Shopmobility trustee wins award

A stolen scooter in Littlehampton led to the launch of a national database that helps reunite owners with their mobility transport.

Tuesday, 5th December 2017, 2:06 pm
Updated Friday, 8th June 2018, 3:28 am
Littlehampton Shopmobility trustee Alan Gammon, centre, receives his individual special recognition award from the British Healthcare Trades Association

It was thanks to Alan Gammon, a Littlehampton Shopmobility trustee, and his efforts that the National Mobility Register went live and he has now been recognised with an award.

Baroness Tanni Grey-Thompson, one of Britain’s greatest Paralympic athletes, presented Mr Gammon with an individual special recognition award from the British Healthcare Trades Association for his outstanding contribution to Littlehampton Shopmobility and to the work that went into the early development of the database.

Mr Gammon said: “The award to me is a big thank you from mobility disabled people all over the UK appreciating the work that went into addressing the problem with lost or stolen mobility scooters.”

When a scooter was stolen from outside a supermarket in Littlehampton a couple of years ago, Mr Gammon saw first hand the impact on the owner and decided to try to do something about it.

He compiled a database in Littlehampton in 2015 as an aid for the police to help them identify owners of lost or stolen class two scooters and below.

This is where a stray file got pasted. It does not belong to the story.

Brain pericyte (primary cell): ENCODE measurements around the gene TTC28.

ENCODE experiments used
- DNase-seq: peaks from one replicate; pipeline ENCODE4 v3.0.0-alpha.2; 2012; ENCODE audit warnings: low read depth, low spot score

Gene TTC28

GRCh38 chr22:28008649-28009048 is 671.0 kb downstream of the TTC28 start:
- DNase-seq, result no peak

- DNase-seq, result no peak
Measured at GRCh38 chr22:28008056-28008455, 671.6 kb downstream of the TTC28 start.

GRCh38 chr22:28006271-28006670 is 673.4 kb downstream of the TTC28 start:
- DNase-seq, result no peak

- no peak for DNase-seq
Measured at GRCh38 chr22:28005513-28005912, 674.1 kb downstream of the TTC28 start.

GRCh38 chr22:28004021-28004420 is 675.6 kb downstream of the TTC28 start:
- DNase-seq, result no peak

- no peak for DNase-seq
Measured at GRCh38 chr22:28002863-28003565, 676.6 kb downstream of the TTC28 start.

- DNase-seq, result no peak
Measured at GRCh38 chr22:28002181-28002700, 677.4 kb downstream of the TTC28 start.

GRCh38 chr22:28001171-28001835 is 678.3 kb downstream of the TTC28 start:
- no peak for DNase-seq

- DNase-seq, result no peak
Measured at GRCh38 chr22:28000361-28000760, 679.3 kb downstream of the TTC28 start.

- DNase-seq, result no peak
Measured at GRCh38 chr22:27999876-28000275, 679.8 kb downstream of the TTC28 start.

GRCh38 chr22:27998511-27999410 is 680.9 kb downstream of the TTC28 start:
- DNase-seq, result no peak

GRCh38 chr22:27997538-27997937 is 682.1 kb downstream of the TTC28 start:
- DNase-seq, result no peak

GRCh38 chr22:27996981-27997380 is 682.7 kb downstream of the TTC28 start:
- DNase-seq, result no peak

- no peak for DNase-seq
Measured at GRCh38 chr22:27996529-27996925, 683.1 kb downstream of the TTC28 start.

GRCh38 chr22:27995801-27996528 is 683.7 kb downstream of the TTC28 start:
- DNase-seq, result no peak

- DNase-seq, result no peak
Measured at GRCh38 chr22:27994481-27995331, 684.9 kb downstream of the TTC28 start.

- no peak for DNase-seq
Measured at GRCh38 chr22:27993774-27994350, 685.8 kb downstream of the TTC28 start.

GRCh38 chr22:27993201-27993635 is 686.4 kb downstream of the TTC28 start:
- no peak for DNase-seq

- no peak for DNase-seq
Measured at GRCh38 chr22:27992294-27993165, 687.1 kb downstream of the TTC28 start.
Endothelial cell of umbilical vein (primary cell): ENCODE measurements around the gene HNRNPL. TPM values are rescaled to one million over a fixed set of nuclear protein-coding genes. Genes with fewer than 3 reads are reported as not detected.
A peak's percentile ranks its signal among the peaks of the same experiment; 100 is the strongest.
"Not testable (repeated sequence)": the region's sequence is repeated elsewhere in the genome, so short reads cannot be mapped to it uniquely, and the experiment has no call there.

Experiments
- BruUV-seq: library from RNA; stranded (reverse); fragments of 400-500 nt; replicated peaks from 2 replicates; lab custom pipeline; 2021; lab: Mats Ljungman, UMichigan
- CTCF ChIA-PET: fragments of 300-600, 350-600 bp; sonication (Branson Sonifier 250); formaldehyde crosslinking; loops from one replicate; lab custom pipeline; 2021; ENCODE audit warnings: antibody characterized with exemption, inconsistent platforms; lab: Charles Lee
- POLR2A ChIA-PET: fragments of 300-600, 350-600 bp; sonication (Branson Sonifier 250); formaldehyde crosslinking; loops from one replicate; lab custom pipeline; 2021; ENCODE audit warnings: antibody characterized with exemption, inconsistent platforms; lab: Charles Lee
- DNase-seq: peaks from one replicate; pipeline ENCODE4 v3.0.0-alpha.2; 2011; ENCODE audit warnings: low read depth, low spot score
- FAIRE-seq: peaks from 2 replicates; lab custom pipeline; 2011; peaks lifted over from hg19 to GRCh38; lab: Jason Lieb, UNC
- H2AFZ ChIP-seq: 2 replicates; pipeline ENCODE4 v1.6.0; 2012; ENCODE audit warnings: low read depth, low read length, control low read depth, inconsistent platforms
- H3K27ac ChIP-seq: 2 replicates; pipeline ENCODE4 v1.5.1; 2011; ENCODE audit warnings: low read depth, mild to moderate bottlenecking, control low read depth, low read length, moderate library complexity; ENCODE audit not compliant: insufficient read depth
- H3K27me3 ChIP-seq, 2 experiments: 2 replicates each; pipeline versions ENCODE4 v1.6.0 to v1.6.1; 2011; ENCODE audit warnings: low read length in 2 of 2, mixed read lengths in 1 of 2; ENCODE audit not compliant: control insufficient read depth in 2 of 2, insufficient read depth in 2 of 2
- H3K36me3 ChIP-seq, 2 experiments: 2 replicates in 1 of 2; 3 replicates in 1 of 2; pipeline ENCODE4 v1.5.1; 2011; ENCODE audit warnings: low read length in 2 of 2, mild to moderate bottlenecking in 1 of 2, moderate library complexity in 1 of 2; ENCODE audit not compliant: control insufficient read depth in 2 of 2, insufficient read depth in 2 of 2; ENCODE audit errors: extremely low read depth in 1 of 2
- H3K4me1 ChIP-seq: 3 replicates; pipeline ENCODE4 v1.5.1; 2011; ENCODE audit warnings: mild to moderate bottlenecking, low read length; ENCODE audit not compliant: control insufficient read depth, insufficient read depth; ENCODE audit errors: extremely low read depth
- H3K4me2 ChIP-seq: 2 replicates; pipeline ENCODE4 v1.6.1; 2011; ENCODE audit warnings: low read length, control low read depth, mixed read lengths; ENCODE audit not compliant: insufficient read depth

The initial database ran successful for nearly two years before being further developed by the National Federation of Shopmobility. It then became an online database, which was launched at the NEC in Birmingham in March this year.

The federation now runs and administers the database from Wellingborough in Northamptonshire and it serves the whole of the UK.

Mr Gammon said the award ceremony, which took place in the trades association’s centenary year, was ‘a remarkable evening’ at Park Plaza London Riverside.

“Nationally there is an estimated 450,000 unregistered mobility scooters trundling up and down the streets and town centres every day. When a mobility scooter goes missing, only around 25 per cent are recovered.

“Sussex Police were the first to support the idea and assisted with the information requirements that the database should hold. This is now another toolbox for the police to try to keep on top of this type of crime.

“It also is a boon to the charity, as a part of the registration fee is donated to the local Shopmobility where it is registered and the owner also has the opportunity to choose the shop that will receive the donation.”